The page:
The Unknown Connection between General David Petraeus and Harry Truman
Colonel Richard C. Burleson was the step-father of General William A. Knowlton, a specialist in counter insurgency and the father of General Petraeus's wife, Holly. Burleson is known for his role in the Meuse-Argonne Offensive that lead to the end of World War I. But he was also a friend and comrade in arms of a capable young artillery officer and future President of the United States of America, Harry S. Truman. The connection between Burleson and Truman is not as tenuous as previously perceived, and the contact between the soldiers was frequent and friendly, with the future President referring to him as "Dick" Burleson in letters.
The personal contact between the two did not stop at mere pleasantry, however, and Truman learned military tactics from his mentor at the 2nd Corps Field Artillery School at Montigny, France. Colonel Burleson, along with Colonel Robert M. Danford, advocated the assignment of one light artillery battery to each infantry regiment. The light artillery would provide direct and immediate support to the infantry during combat, a precursor of today’s "combined arms" operations. Giangreco writes:
While the training of "fire and maneuver" was very limited, Truman apparently absorbed much of what Danford and Burleson expounded -- especially the need to operate with initiative and daring. In a few short months, he would become one of the relatively few American battery commanders who, while operating well forward, were lucky enough to spot German batteries in reach of their guns. When these opportunities presented themselves to Truman, he displayed both initiative and a high level of craft by successfully setting down indirect fire on German artillery batteries.
Truman proved to be an effective and efficient soldier and artillery commander. Against direct orders, he would twice attack German batteries on his division's exposed flank, destroying enemy guns while forcing the enemy to flee from others --- and, unbeknownst to Truman at the time, have his actions approved by the top American commander in France, General John J Pershing. Giangreco writes that Burleson once praised Truman directly, "You got'em all right; for when we later came up that way, there were six abandoned guns beside the road."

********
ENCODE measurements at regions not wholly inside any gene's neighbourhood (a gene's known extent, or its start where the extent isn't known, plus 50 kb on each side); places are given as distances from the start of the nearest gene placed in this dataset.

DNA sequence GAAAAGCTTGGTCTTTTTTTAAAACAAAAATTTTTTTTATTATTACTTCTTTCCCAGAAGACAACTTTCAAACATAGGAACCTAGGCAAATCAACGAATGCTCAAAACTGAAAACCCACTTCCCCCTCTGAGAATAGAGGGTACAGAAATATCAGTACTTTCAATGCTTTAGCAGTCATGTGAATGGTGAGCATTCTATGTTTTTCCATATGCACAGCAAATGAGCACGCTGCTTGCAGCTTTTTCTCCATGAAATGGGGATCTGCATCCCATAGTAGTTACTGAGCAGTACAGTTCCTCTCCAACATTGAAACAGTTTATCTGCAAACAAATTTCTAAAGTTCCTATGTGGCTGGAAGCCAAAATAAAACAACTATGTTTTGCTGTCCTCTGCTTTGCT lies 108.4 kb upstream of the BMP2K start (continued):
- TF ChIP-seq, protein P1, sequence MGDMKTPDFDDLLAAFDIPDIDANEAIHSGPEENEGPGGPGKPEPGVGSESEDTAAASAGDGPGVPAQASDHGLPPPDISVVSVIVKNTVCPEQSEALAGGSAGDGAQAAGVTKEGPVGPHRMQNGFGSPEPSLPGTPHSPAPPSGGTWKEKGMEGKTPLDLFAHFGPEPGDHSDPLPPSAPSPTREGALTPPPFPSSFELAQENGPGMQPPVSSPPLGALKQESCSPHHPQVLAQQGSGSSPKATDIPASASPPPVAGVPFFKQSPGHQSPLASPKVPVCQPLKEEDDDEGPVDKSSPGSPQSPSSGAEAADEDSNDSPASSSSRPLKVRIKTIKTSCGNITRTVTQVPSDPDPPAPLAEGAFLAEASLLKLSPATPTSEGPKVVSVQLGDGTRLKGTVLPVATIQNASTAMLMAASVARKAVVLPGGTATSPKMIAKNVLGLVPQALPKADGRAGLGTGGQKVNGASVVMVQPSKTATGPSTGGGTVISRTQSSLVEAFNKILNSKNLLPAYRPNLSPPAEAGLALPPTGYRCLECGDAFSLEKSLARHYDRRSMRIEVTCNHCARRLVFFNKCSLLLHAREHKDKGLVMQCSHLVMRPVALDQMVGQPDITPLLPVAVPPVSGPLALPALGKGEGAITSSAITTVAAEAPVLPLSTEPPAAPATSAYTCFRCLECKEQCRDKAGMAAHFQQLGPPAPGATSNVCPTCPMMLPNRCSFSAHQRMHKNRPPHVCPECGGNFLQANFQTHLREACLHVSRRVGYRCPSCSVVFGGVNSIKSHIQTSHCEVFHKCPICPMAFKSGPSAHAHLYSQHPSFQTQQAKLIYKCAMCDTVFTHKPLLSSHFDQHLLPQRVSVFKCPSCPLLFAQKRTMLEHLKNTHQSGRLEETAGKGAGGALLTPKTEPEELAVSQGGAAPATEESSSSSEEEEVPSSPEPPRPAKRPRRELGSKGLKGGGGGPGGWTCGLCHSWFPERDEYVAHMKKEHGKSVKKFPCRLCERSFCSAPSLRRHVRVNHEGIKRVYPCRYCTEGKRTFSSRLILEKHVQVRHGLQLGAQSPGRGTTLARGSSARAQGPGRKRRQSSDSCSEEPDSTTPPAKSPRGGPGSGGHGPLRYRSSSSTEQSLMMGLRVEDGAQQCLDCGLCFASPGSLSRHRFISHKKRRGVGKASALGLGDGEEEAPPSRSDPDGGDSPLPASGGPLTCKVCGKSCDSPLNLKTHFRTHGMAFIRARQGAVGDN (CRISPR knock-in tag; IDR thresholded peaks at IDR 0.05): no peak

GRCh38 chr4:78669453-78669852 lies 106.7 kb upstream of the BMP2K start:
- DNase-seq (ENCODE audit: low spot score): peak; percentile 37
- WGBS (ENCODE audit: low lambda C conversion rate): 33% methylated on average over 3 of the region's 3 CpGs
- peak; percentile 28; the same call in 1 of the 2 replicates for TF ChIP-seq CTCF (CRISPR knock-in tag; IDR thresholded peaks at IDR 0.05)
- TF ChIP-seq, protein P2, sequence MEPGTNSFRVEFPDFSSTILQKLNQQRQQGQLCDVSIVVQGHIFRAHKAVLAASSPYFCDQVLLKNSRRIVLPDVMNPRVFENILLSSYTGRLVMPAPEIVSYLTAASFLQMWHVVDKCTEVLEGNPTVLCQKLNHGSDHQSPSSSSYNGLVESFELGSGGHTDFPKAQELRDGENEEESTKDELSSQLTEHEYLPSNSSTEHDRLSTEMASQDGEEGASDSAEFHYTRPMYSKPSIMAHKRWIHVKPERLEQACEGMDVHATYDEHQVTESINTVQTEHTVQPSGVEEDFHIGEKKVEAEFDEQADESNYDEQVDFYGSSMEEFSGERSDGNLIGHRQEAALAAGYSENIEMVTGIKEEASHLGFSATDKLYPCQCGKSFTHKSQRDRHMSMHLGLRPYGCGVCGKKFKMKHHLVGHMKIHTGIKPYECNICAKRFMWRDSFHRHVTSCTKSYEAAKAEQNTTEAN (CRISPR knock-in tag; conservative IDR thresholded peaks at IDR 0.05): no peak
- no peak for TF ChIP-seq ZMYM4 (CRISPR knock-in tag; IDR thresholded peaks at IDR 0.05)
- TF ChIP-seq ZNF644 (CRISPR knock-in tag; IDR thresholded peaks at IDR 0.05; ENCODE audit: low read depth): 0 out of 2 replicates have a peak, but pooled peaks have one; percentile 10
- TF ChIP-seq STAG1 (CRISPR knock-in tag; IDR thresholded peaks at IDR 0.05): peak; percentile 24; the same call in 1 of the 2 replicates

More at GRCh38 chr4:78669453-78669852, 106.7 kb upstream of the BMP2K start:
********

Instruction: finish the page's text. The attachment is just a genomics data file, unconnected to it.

The most astounding fact of this connection between General Petraeus and Harry S. Truman, concedes Giangreco, is that the Truman connection to his family tree has never been publicized and the General may not know of it himself unless his wife Holly learned of it from her father and told him (his own father, Sixtus Petraeus, was a mariner dodging German U-boats in WWII --- a civilian occupation that, in fact, suffered a higher mortality rate than any of the armed services).
Richard C. Burleson was a major influence on Harry S. Truman in World War I, as well as the military tactics that were to be employed by future Americans. Initiative and daring are great qualities that Burleson and Truman shared in World War I. General David Petraeus continues to extend these qualities in his tenure of U.S. Central Command, following in the footsteps of the brave soldiers and mariners in his own family and a great chief-of-state.
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Vernon Clayson - 10/12/2009
This is interesting but it doesn't speak of peace or mollification of our enemies. How do we work something into it for Obama, to say nothing of Biden, Pelosi and Harry Reid, etal., all of whom have no military service, where's the justice for these benighted bastions of warrior overlords?
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